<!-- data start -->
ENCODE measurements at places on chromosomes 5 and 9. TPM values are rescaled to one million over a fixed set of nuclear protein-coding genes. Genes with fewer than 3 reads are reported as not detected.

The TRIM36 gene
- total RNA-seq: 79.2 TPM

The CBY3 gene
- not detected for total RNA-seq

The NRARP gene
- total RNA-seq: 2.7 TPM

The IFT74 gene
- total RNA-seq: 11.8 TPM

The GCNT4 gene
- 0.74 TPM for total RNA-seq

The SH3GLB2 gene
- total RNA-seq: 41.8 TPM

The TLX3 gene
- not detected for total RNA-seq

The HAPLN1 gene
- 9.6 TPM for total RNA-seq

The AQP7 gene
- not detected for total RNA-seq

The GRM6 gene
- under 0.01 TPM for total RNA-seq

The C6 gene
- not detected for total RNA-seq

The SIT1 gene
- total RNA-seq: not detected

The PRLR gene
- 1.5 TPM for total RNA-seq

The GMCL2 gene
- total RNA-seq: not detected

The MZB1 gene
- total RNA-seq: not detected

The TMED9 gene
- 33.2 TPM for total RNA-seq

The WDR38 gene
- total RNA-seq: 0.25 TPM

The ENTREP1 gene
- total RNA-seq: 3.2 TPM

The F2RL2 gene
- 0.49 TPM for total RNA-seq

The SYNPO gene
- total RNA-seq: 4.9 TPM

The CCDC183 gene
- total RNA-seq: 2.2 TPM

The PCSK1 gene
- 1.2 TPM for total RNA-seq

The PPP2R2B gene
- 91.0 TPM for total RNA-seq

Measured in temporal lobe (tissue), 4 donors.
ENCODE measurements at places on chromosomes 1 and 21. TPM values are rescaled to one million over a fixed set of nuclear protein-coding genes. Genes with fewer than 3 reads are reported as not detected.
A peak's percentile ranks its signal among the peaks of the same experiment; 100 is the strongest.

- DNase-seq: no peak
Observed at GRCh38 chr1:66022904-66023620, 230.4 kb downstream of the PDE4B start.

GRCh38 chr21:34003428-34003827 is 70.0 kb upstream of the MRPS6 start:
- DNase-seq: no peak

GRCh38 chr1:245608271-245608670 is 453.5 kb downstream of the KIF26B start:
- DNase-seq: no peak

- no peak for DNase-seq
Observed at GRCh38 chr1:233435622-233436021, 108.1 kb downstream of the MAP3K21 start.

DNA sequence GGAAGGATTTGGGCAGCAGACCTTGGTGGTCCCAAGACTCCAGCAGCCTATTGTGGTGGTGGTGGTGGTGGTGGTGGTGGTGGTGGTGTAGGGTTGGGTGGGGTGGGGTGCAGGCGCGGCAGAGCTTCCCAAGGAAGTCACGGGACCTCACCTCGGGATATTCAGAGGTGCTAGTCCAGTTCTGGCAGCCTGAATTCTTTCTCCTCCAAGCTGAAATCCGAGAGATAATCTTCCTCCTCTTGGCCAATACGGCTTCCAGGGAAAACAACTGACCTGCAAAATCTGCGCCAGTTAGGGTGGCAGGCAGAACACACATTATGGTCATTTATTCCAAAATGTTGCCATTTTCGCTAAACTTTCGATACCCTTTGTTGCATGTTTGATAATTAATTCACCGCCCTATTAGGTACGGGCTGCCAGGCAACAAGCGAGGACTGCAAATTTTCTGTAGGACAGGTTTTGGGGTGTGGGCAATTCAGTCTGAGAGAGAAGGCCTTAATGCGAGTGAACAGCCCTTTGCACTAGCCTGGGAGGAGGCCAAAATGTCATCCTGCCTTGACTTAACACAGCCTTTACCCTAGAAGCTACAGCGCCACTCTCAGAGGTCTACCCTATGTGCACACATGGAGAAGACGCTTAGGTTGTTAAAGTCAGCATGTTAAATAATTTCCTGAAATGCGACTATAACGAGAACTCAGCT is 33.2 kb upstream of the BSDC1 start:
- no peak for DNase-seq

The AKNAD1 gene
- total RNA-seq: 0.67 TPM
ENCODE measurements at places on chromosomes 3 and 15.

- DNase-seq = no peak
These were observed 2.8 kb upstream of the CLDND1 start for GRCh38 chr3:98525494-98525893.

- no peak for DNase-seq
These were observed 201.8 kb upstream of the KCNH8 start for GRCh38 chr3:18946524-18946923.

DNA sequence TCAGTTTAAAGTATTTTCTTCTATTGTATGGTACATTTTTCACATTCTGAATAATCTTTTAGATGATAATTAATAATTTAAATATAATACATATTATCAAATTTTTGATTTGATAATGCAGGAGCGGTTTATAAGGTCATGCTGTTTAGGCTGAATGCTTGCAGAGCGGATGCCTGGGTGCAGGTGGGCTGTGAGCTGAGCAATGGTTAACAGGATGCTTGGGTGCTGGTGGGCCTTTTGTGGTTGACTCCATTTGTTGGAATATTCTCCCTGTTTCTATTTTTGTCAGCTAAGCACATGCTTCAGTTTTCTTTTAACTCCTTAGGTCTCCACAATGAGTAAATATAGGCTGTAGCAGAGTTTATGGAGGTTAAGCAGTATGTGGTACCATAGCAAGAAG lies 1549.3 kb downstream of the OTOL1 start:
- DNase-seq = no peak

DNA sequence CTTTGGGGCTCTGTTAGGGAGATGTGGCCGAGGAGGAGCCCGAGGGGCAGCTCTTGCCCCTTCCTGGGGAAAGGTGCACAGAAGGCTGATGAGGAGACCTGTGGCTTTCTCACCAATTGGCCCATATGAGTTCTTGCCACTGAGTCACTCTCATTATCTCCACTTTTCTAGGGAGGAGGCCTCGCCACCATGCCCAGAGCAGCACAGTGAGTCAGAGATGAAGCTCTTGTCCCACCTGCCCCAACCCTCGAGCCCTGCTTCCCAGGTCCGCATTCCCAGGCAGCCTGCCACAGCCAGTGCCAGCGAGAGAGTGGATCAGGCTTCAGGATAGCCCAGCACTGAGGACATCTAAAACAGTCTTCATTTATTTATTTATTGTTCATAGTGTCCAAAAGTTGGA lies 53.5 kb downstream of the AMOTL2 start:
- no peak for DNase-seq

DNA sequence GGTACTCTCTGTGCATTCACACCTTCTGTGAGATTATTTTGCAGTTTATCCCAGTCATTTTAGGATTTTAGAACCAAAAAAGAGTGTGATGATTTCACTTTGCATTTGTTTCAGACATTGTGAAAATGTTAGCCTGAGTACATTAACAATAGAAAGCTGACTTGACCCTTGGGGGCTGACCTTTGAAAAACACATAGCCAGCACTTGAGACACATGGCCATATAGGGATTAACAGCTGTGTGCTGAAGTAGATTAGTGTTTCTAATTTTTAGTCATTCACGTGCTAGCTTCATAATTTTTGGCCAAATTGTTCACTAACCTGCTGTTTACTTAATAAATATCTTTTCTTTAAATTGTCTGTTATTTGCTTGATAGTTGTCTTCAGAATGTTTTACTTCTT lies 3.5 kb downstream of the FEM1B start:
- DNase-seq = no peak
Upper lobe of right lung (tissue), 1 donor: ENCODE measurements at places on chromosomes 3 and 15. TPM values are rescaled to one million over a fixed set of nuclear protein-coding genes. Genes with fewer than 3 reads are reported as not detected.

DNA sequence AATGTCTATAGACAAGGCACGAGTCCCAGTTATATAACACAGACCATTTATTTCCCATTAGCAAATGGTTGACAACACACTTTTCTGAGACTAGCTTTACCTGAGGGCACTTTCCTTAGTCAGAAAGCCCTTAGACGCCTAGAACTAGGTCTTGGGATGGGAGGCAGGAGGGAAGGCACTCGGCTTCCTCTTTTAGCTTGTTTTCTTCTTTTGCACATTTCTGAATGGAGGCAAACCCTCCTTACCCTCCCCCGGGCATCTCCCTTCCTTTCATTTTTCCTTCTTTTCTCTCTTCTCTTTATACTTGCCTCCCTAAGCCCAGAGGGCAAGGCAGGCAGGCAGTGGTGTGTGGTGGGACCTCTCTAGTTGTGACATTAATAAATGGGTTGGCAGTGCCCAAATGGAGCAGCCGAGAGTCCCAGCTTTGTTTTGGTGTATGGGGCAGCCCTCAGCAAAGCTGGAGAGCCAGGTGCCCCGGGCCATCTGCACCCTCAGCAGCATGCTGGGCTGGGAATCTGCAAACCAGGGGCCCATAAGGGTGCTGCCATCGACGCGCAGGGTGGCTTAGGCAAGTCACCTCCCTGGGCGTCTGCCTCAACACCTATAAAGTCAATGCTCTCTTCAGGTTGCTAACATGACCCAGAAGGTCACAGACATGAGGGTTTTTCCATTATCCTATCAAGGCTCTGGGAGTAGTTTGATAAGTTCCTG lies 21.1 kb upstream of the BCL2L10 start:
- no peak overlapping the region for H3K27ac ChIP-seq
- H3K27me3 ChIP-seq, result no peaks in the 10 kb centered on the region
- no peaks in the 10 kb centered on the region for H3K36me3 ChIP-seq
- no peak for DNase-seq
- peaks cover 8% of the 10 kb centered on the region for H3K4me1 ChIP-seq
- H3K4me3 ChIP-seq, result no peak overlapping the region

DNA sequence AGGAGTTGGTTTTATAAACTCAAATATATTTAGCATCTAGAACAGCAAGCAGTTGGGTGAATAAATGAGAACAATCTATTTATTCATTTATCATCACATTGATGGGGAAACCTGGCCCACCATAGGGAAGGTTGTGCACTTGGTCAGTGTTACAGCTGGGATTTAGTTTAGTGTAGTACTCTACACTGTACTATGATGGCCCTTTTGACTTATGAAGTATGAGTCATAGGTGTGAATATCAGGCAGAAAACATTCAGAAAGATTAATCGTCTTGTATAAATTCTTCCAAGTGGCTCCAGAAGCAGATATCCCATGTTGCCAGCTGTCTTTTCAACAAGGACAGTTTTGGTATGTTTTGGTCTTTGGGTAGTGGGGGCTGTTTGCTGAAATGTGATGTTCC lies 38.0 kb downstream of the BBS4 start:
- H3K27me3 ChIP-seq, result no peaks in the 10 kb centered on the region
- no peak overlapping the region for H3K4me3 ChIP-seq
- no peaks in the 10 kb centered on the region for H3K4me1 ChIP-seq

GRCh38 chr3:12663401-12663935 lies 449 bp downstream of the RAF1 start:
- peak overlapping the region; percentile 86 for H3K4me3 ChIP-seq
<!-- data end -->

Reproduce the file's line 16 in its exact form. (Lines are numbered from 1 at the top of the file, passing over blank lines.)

The HAPLN1 gene